If possible, do a study abroad program as a junior, carefully selecting a program to give you deep exposure to another cultural setting. Also, consider getting field-relevant experience during the fall and spring academic terms, not just in the summer, including assisting in faculty research. Whether it is an internship or study abroad, be sure the program will involve the anthropology-relevant experience you need. Many internships and even some study abroad experiences will deliver little value relative to that need, so be selective and discerning.
5. I find that I like what I am learning in my anthropology courses. What else could I explore on my own?
- Talk with anthropology professors on your college campus about your interests and concerns.
- Ask anthropology majors about their plans.
- Identify, contact, and speak with anthropologists in your local area about their work; there may also be a local practitioner organization in your area with which you could be in touch.
- Join anthropology listservs or groups, such as those on LinkedIn (e.g., see the NAPA LinkedIn page). Listservs such as NAPA, Consumer Anthropology – Anthropology Applied to Business, The Anthropology Network, Ethnography Forum, American Anthropological Association, or QRCA Qualitative Research Discussion allow you to pose and get answers to questions you may have. Use a search engine to find the most current and relevant lists for your needs.
Here are some websites you can check for more information:
- Ethnographic Praxis in Industry Conference: www.epiconference.com
- Consortium of Practicing and Applied Anthropology Programs: www.copaa.info
- National Association for Student Anthropologists: www.studentanthropologists.org/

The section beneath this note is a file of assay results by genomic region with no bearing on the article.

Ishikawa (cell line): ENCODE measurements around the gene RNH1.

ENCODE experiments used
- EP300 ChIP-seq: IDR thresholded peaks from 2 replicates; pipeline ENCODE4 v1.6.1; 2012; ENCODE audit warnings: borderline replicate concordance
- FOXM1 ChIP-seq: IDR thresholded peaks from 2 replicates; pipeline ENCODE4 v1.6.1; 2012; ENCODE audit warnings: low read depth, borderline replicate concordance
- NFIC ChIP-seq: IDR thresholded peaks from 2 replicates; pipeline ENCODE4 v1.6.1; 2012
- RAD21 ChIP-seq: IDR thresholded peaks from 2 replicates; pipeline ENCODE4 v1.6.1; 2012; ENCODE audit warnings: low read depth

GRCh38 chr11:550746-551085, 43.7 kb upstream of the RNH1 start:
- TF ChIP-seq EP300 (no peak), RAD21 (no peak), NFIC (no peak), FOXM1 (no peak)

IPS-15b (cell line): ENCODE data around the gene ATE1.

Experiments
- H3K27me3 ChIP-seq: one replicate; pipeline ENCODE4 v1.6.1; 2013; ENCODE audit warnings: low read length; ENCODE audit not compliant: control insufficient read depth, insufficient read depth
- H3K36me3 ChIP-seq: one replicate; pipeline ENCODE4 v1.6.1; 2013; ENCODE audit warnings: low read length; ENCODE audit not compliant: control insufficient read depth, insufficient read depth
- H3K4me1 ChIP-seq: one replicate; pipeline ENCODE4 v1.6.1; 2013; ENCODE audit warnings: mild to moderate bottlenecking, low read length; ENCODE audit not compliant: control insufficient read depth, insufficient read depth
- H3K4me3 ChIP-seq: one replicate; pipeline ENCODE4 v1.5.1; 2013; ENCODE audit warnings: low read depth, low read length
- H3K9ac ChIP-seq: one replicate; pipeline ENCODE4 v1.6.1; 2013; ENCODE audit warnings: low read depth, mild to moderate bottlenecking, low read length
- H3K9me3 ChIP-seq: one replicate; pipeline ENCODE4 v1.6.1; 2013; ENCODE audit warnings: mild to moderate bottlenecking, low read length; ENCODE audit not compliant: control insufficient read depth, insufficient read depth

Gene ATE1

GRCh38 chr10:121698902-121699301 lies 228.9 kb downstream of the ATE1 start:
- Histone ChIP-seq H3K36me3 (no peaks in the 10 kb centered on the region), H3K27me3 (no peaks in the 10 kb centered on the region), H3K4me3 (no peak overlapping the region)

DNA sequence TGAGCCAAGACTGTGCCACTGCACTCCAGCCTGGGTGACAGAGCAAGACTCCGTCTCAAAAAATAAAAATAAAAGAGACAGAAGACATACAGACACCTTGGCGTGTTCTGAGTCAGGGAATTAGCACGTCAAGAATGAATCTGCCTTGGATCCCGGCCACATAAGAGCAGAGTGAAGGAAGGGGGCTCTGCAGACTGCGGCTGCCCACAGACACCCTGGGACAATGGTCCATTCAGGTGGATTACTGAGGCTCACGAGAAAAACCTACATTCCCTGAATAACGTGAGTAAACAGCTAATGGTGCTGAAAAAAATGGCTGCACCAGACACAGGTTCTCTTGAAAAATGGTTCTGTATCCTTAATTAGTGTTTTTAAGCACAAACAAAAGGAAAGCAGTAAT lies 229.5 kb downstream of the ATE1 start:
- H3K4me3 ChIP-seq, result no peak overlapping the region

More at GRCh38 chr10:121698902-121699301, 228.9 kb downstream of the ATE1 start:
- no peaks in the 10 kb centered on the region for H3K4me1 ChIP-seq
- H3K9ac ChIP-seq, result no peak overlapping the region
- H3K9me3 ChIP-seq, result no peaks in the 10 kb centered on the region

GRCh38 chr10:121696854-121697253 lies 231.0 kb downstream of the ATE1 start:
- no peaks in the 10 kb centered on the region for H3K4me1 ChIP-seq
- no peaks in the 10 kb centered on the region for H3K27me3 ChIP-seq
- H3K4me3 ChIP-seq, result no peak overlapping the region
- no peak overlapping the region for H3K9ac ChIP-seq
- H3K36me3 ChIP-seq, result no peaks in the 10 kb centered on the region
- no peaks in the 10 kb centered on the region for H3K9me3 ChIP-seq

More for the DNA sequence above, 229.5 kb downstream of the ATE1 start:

- Society for Applied Anthropology: www.sfaa.net/sfaaorgs.html
6. I am thinking about majoring in anthropology. Can I get a job in that?
If you want to work as an anthropologist, you will likely need a master’s degree at a minimum. The master’s degree is considered the professional degree and will enable you to apply your training and skills in many different work environments.
If you major in anthropology, get your BA degree, and then enter the work force, your identity is as a college graduate who happened to spend a portion of your college work studying social and cultural behavior. That is not a bad credential, by the way. Being a college graduate is a significant achievement and opens up career paths and opportunities that are mostly out of reach for those who are not college graduates.
A major or minor in anthropology, when combined with a major in some other field, can give you an advantage in the job market. Virtually any other specialty will be enhanced by your knowledge of the complex ways in which people and cultures interact. In fact, research has shown that up to 50 percent of working anthropologists or anthropology graduate students plan to combine their degree with some other specialty in pursuit of a career. This can range from medicine and law to business to other arts and social sciences. Some sectors and roles that go well with anthropology include the following:
- Mass Communications (advertising, public relations, media/journalism, filmmaking)
- Business (marketing, consumer research, human resources, IT, cultural change)
- Research (private business, nonprofit, academic settings)
- Law/Law Enforcement (police/intelligence agencies, legal research, forensics)
- Health (health care, research, program implementation, service delivery)
- Social and Human Services (program administration and management, research, service delivery)
7. I am graduating with a BA in anthropology. How do I find a job that draws on my interest in anthropology?
Your first stop should be the career center at your university. They are the pros at building job-seeking and interviewing skills, resume-writing, providing leads to job openings, and assessing your career-relevant strengths and weaknesses. Smart students develop a relationship with their career center well before senior year, but if you have not done this, go now, go regularly, and develop a personal relationship with the staff people there. Your tuition paid for access to their services; don’t short-change yourself by forfeiting the assistance you paid for.
Incidentally, few students seem to know that they can continue to use their campus career center after they graduate, for as many years as they find it useful to do so. But do not wait until after you leave campus, because it is much more convenient, timely and productive when the career center is just a short walk across campus for you.